Hard to Know WHAT to Believe

Dan Brown have invented a more bizarre and conspiratorial plot than the
recent wounding of Italian journalist Guiana Sgrena and
the killing of Italian spy Nicola Calipari as they sped to the airport
mere minutes after the journalist’s being freed from captivity following
a month at the hands
of the nefarious Iraqi terrorists?

According to the US, the car was speeding towards an established checkpoint,
hand signals, loudspeakers and warning shots were fired to induce the
driver to stop, and as a last resort a few shots were fired at the car’s engine block. They also claim that no
one at the checkpoint knew that the car contained Italians, that Sgrena
had been rescued, or was on her way to the airport.

However, the reporter, the driver and the spy who wasn’t killed tell
a completely different story.  They say it was raining, so they
were traveling at a modest 30 mph, that there was no checkpoint at the
point where they were shot – a mere 700 yards from the airport – and
that they had already passed through two "real" checkpoints where they
identified themselves and their mission, and were assured the route was
cleared. They also claim there was no warning before the shooting started and they saw no signals to stop
until they were pinned in brilliant searchlights and blasted by over
400 rounds of various calibers.

Obviously, serious disconnect. A comprehensive investigation is called for to square these
discrepant versions of events.  The Italian
, one of our
last reluctant allies in the theater, has called for one. Amazingly,
the prime evidence for any such investigation, key for proving one or the other version the truth – the
shot up car – cannot be examined.  The US military claims it has
been "lost."

As expected, the foreign press is having a field day. From Al
"The details of the tragic
incident differ widely. The United States says the convoy
and ignored flashing lights, hand signals, warning shots and calls
for it to halt at a checkpoint.

Sgrena insists the vehicles were moving at normal speed, she saw no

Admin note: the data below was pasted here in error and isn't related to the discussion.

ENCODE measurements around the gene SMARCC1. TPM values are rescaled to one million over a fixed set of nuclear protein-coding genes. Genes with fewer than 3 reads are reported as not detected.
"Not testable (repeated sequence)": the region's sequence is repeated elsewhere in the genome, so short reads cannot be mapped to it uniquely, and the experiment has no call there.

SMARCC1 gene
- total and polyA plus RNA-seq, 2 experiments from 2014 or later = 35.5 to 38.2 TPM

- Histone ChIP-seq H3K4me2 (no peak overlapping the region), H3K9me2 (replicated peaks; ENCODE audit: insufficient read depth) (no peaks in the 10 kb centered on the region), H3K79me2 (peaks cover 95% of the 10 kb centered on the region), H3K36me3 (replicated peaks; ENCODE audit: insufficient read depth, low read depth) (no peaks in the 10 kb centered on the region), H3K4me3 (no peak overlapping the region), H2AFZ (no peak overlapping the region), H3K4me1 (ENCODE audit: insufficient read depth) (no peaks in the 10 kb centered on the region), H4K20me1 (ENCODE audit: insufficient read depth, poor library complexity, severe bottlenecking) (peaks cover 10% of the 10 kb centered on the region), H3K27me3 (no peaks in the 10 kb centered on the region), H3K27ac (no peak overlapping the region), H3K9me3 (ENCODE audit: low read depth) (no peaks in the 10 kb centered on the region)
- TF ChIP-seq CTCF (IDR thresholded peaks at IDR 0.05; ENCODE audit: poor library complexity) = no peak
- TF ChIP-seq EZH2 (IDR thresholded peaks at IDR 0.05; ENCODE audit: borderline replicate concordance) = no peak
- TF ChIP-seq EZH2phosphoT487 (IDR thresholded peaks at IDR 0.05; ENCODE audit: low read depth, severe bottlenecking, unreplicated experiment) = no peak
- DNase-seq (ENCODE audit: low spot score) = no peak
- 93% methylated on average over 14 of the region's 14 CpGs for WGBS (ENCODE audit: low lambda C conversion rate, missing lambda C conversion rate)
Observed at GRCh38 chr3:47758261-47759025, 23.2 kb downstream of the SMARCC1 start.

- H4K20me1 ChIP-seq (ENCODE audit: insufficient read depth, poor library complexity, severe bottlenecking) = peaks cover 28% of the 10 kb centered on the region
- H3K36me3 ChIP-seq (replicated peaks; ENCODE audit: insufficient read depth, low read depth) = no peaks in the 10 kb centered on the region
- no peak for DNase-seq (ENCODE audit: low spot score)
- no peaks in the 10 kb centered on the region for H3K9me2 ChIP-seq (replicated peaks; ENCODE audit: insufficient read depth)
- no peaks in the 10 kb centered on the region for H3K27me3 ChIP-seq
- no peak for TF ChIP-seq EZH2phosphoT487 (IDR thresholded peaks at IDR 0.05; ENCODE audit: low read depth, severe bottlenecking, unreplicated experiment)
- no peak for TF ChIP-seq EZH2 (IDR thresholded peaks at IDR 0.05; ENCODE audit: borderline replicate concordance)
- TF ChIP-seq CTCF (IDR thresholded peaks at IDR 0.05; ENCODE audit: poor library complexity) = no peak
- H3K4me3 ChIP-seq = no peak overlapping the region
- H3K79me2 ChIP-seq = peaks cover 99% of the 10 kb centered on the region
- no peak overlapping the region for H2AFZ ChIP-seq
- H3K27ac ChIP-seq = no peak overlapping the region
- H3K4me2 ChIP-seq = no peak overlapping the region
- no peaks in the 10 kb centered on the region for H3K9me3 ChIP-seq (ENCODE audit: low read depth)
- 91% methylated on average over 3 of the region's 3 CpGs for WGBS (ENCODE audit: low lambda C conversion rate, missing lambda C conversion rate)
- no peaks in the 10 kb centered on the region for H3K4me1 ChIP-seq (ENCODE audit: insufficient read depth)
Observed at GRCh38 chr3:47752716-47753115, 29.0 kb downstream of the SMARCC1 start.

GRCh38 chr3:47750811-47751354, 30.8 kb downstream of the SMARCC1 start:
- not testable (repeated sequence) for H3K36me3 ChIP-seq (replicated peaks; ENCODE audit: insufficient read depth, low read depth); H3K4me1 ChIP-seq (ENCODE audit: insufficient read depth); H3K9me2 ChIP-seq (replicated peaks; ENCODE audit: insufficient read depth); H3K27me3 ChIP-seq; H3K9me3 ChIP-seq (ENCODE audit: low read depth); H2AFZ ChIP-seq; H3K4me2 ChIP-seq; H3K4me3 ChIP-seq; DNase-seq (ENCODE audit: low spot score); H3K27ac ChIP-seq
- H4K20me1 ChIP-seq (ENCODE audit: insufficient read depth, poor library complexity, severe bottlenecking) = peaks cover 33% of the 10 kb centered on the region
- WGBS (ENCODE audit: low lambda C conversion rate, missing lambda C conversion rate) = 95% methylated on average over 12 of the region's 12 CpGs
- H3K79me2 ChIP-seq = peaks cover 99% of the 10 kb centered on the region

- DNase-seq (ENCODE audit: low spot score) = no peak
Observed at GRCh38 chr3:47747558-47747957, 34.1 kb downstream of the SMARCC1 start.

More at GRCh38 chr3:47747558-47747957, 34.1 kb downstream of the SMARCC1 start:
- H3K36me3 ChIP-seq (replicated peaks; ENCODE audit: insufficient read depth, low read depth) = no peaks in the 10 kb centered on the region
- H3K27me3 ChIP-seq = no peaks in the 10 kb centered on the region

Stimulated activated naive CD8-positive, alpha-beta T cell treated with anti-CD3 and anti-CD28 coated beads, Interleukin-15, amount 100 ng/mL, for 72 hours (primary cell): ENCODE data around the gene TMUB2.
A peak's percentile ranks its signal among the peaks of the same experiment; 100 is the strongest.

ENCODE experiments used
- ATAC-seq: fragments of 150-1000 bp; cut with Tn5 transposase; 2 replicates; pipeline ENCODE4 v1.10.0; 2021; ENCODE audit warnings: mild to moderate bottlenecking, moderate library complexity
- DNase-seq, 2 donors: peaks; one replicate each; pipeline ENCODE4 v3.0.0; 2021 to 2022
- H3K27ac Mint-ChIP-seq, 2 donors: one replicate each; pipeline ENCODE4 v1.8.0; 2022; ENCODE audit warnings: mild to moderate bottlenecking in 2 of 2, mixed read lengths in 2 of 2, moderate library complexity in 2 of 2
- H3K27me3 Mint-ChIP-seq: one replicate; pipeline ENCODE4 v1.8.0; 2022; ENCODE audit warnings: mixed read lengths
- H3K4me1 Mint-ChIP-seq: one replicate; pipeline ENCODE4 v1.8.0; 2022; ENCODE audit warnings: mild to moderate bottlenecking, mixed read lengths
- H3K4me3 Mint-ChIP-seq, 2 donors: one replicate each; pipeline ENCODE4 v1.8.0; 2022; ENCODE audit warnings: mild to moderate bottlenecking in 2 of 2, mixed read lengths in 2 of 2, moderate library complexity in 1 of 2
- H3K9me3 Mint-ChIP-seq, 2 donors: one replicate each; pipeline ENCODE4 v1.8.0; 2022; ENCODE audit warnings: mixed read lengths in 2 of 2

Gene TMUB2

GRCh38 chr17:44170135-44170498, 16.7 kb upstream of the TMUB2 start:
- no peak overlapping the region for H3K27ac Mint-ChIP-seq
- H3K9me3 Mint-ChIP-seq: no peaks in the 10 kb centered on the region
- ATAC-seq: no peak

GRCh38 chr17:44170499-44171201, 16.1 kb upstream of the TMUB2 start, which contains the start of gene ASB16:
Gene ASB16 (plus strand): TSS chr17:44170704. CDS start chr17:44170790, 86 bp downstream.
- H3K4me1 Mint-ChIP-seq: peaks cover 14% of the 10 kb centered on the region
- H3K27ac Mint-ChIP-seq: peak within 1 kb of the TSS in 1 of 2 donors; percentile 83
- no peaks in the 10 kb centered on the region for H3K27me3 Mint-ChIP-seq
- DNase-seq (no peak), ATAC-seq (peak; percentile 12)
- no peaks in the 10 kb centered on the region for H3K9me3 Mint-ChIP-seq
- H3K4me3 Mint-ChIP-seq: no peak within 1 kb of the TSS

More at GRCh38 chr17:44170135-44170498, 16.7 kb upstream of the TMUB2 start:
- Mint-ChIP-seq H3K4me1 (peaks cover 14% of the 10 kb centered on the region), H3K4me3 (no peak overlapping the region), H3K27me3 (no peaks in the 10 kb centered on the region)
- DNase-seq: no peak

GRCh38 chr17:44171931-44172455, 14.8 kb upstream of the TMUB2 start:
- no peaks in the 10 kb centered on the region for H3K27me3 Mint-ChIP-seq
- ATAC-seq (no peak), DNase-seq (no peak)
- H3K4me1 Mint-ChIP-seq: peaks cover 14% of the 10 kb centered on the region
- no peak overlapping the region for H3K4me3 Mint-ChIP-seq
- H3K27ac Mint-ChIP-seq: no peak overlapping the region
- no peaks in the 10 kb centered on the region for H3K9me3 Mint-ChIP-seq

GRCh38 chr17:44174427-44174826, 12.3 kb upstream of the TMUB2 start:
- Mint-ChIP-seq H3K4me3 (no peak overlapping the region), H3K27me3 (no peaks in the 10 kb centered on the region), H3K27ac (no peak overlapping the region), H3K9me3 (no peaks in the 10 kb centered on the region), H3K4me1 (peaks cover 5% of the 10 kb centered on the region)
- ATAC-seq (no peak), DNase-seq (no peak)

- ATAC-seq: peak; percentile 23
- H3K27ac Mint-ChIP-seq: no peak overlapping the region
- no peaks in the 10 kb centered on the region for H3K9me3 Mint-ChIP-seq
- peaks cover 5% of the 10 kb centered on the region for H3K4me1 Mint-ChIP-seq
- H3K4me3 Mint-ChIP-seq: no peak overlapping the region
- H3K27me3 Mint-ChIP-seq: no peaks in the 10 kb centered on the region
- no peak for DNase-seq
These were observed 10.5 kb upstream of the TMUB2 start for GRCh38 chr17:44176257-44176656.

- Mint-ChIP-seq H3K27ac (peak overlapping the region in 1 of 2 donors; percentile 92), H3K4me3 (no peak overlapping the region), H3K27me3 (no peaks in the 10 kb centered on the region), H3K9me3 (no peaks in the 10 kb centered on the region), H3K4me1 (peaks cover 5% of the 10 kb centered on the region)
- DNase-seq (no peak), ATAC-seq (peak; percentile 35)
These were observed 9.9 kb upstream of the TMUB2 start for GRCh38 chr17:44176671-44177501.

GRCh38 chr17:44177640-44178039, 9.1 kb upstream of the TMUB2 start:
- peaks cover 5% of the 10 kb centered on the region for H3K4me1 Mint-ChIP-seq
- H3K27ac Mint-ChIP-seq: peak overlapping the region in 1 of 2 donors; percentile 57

flashing lights or hand signals and neither did she hear any warnings.

Furthermore, she says, the convoy had passed several US checkpoints already
and the fact that it was carrying Italians was well known."

Other details add fuel to the conspiratorial fire. Supporting those
who claim a plot on the part of high-ranking US officials, is appears
that the actual troops who ambushed the Italians were special security forces assigned to U.S. Ambassador
John Negroponte. The plot thickens:

According to AP, "U.S. troops who mistakenly killed an Italian intelligence
agent last week on the road to Baghdad’s international airport were part
of extra security provided by the U.S. Army to protect U.S. Ambassador
John Negroponte, a U.S. official said Thursday."

At the very least this story points up the reality that reporting from
an occupied homeland, 22 months after "Mission Accomplished," surrounded
by white-knuckled trigger fingers attached to war-weary teen-aged hands,
hearts and minds, is more dangerous than even traditional war reporting,
where at least the battle lines are drawn on somebody’s map, and one
has at least a vague idea of from which direction the killing fire is
likely to come.

latest story from the New York Times

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